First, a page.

Vatican City, Oct 18, 2016 / 02:46 pm (CNA).- When we find ourselves weary from the troubles of life, we can find inspiration in the heroism of one of the Church’s new saints, said Cardinal Alberto Suarez Inda of Morelia, Mexico.
From its inception, “the history of the Church is the history of a martyr Church,” the cardinal told CNA. He pointed to the persecutions of the first Christians – including Peter and Paul – and those that took place in Korea, Japan, and even in countries with deep Catholic roots such as Spain and Mexico.
Still, the cardinal continued, “many of us don't have the grace of a bloody martyrdom.” However, we are called “to be heroic every day, in ordinary life, and this calls us to not falter, to not be carried away by some trend, but to stand firm in the faith when there are more subtle persecutions.”
Cardinal Suarez reflected on the life of Jose Sanchez del Rio, who was canonized by Pope Francis on October 16, alongside 6 other Blesseds.
St. Jose Sanchez del Rio was born in Sahuayo de Morelos, Mexico in 1913. During the 1924-1928 religious persecution by Mexican President Plutarco Elías Calles, St. Jose became a Mexican Cristero, fighting against the anti-Catholic legislation.
At that time, the laws banned religious orders, deprived the Church of property rights and denied priests civil liberties, including the right to trial by jury and the right to vote. As the restrictions on religious liberty increased, Catholics could be fined or imprisoned for teaching Church doctrine, wearing clerical attire, meeting together after their convents were disbanded, promoting religious life or holding religious services in non-church locations.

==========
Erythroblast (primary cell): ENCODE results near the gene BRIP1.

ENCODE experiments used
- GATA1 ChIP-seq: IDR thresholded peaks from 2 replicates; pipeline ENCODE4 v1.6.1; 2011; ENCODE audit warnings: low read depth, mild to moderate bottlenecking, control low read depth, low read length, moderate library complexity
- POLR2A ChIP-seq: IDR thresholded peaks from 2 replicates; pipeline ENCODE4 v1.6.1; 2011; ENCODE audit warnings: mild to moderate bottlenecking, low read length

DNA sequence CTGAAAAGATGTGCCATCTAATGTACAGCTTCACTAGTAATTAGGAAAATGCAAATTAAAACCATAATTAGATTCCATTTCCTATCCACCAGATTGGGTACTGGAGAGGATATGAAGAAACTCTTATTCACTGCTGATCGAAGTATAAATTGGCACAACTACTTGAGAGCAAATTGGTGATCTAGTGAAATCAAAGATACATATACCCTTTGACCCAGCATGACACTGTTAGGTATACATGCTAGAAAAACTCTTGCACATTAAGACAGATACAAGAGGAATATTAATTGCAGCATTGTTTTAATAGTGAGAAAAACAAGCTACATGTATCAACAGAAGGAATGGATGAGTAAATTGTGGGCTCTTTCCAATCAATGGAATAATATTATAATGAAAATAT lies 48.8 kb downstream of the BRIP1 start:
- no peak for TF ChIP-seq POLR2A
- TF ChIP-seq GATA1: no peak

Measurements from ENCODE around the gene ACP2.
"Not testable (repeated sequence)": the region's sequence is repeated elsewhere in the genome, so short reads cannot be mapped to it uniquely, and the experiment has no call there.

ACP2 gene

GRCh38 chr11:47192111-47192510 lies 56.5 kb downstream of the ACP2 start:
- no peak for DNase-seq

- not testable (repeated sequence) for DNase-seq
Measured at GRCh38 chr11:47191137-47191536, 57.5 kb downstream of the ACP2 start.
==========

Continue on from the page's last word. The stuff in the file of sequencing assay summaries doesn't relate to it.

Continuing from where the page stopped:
At age 14, St. Jose was martyred by the Federal Army on Feb. 10, 1928. According to witness accounts, soldiers cut off the soles of his feet and forced him to walk barefoot to his grave.
Although he was tortured, he refused to renounce his Catholic faith. Moments before he was killed, the teen shouted, “Viva Cristo Rey!” which means “Long live Christ the King!”
Cardinal Suarez pointed to the story of the young saint as an example of Christian courage.
“Jose Sanchez del Rio, who in a courageous, generous and determined way, preferred to die for Christ, longed for martyrdom as a grace; and now that Pope Francis is canonizing him today, we can certainly recognize that we have a great intercessor and a great example for youth,” he said.
The cardinal recalled that the religious persecution in Mexico was a “bitter, dramatic epoch.”
Nevertheless, he said, “God's providence has left (the Mexican martyrs) as the seed of many new, authentic Christians, and certainly young people like Jose Sanchez del Rio are a cause for holy pride. Not a conceited pride, but that of knowing that a young person can be brave, can be clear-sighted.”
Seeing heaven as an opportunity and refusing to turn back are a witness to us today that “what is truly worth most in life, more than money, is the treasure of our faith,” Cardinal Suarez said. He added that this also an example for Mexico today, “where they put a price on the lives of some people.”
The cardinal encouraged the faithful not to grow weary from routine, or a worldly spirit, or ideological colonization.
“We need to react and be truly faithful to Jesus in virtue, in an attitude of trust in God and also in facing all those obstacles presented to the Christian life in today's world in whatever time or environment,” he said.